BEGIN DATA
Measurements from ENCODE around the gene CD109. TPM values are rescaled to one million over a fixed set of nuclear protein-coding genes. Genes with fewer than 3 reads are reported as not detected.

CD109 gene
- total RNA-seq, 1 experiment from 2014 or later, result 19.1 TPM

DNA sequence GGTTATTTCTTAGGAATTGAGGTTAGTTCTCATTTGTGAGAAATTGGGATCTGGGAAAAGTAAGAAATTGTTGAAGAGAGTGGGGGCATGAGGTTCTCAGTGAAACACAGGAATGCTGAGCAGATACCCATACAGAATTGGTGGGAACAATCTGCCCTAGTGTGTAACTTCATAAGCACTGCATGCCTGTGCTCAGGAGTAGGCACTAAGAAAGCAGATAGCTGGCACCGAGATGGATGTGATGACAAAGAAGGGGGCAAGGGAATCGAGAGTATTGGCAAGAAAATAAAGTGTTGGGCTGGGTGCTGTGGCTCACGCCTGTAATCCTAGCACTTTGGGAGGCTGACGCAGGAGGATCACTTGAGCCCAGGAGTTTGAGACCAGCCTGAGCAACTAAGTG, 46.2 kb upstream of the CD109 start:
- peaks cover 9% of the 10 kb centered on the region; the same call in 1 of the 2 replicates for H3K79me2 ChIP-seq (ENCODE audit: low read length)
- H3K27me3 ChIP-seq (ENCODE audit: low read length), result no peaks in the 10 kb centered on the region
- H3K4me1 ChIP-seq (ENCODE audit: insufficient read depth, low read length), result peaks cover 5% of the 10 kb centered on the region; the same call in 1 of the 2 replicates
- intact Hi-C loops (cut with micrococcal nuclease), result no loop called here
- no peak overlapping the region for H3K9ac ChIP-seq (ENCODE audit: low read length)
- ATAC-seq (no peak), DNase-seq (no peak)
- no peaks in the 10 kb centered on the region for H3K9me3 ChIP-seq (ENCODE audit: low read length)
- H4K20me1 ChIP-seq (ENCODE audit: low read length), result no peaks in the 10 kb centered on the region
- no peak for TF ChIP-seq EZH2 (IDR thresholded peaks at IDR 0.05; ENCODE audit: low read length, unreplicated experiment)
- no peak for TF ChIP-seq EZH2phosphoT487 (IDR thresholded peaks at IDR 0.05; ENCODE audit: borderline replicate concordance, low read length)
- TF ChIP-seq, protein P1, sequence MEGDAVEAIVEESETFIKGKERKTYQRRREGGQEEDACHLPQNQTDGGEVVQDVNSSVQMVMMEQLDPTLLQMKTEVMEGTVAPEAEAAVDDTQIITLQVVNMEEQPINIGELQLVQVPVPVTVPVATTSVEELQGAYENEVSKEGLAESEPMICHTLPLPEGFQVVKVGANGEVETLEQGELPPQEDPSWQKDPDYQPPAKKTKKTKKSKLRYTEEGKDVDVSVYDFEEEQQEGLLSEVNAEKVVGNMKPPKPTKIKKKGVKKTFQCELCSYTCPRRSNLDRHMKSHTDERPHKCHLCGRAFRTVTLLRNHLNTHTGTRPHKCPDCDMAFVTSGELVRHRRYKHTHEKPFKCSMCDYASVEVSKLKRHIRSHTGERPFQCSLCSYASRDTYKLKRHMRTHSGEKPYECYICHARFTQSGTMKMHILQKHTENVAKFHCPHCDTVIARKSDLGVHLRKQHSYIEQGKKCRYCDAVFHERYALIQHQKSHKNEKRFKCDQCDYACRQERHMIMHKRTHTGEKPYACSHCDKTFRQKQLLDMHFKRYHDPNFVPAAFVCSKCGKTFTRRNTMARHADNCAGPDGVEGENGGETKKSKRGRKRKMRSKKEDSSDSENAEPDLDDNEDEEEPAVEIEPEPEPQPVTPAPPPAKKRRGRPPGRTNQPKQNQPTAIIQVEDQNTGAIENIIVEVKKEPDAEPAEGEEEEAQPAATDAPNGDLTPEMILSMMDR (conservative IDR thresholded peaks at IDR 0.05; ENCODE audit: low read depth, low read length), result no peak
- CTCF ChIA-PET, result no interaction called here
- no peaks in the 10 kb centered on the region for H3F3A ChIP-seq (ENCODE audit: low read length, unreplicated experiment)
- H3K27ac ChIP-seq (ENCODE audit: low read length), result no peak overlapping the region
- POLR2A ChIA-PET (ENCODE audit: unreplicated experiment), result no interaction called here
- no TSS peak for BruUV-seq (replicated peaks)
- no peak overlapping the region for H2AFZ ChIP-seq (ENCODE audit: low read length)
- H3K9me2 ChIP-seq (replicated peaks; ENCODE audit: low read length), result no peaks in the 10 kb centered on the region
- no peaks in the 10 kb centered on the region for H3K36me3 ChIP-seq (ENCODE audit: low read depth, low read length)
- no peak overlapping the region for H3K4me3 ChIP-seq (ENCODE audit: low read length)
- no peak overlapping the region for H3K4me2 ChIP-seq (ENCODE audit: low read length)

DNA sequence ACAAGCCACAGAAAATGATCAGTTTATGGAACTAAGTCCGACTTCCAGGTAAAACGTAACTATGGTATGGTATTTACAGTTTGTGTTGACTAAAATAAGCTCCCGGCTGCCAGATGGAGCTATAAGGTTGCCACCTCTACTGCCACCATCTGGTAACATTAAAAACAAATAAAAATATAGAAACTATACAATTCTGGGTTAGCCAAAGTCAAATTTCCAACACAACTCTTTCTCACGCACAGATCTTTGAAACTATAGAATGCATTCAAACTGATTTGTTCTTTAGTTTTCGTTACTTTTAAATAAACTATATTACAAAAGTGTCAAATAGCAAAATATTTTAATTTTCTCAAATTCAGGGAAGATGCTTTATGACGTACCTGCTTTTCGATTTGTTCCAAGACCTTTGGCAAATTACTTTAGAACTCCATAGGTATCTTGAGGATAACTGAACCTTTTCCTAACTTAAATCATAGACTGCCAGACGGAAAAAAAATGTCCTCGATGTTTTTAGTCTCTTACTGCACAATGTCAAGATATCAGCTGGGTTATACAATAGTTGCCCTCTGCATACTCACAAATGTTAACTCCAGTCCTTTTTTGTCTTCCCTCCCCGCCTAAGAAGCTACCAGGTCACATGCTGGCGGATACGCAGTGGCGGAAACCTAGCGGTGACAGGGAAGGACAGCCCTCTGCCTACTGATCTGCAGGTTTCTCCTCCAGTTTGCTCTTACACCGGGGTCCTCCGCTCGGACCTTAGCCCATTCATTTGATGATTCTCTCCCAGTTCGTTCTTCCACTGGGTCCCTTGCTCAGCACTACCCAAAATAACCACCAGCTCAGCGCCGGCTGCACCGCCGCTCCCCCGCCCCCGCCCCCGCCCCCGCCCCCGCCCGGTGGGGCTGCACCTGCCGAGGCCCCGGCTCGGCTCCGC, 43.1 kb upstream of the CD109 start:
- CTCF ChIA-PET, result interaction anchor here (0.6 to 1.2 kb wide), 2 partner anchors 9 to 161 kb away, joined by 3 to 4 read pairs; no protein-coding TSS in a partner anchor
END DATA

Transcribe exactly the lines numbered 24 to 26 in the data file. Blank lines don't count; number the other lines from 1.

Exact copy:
- no peak overlapping the region for H3K4me3 ChIP-seq (ENCODE audit: low read length)
- no peak overlapping the region for H3K4me2 ChIP-seq (ENCODE audit: low read length)

DNA sequence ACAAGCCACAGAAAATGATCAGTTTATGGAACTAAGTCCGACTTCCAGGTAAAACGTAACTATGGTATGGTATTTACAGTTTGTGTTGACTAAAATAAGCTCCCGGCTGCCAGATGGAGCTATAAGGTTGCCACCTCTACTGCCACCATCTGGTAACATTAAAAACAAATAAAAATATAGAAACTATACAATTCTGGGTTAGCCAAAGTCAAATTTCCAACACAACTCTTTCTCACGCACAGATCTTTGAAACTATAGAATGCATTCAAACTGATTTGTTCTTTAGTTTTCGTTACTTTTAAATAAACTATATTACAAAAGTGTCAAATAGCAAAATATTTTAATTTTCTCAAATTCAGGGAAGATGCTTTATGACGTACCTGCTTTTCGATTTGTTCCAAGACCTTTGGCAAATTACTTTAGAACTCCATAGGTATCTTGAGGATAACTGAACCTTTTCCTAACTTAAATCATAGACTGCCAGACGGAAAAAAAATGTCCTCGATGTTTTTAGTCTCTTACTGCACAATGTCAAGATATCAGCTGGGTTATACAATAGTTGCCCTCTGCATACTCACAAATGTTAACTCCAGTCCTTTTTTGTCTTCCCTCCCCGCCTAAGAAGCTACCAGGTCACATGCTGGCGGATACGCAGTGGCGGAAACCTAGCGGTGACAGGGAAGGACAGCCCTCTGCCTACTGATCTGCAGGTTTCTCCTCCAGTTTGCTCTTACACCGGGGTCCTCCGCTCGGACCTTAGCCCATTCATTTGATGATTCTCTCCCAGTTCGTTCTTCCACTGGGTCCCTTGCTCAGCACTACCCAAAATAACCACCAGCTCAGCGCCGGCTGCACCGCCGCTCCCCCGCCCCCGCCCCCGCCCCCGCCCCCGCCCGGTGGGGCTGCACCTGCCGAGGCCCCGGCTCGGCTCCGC, 43.1 kb upstream of the CD109 start: